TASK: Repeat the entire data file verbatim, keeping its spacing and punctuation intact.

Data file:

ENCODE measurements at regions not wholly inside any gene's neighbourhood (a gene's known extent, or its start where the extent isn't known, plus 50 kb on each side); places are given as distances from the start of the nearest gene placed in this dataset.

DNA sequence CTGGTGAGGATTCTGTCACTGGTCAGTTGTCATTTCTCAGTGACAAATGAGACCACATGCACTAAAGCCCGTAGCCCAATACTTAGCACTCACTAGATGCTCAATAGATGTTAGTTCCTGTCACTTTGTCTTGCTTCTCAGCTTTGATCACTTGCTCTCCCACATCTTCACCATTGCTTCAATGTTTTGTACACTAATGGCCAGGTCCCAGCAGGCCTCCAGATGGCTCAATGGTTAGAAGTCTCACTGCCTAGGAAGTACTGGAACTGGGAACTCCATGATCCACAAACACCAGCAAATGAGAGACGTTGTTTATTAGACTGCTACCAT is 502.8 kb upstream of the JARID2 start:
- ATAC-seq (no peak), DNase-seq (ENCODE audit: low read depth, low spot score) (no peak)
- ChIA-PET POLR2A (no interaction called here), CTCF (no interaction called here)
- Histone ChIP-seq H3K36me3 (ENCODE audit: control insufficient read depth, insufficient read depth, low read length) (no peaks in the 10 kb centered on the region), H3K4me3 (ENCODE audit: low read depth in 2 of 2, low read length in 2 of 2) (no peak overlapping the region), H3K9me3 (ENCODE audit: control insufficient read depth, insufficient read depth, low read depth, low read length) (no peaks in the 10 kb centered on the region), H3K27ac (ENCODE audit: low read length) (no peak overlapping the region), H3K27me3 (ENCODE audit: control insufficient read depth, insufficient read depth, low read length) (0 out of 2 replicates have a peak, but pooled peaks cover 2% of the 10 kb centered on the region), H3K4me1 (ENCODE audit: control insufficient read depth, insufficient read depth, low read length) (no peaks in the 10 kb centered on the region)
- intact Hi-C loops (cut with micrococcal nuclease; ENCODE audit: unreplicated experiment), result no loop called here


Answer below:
ENCODE measurements at regions not wholly inside any gene's neighbourhood (a gene's known extent, or its start where the extent isn't known, plus 50 kb on each side); places are given as distances from the start of the nearest gene placed in this dataset.

DNA sequence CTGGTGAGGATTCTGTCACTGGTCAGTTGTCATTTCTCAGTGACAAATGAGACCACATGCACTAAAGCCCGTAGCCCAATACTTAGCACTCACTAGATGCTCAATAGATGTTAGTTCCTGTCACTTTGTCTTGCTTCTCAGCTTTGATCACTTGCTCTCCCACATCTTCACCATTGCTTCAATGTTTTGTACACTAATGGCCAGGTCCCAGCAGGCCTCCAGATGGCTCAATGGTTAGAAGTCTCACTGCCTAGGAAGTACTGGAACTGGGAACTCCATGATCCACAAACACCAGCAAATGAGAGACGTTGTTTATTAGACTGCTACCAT is 502.8 kb upstream of the JARID2 start:
- ATAC-seq (no peak), DNase-seq (ENCODE audit: low read depth, low spot score) (no peak)
- ChIA-PET POLR2A (no interaction called here), CTCF (no interaction called here)
- Histone ChIP-seq H3K36me3 (ENCODE audit: control insufficient read depth, insufficient read depth, low read length) (no peaks in the 10 kb centered on the region), H3K4me3 (ENCODE audit: low read depth in 2 of 2, low read length in 2 of 2) (no peak overlapping the region), H3K9me3 (ENCODE audit: control insufficient read depth, insufficient read depth, low read depth, low read length) (no peaks in the 10 kb centered on the region), H3K27ac (ENCODE audit: low read length) (no peak overlapping the region), H3K27me3 (ENCODE audit: control insufficient read depth, insufficient read depth, low read length) (0 out of 2 replicates have a peak, but pooled peaks cover 2% of the 10 kb centered on the region), H3K4me1 (ENCODE audit: control insufficient read depth, insufficient read depth, low read length) (no peaks in the 10 kb centered on the region)
- intact Hi-C loops (cut with micrococcal nuclease; ENCODE audit: unreplicated experiment), result no loop called here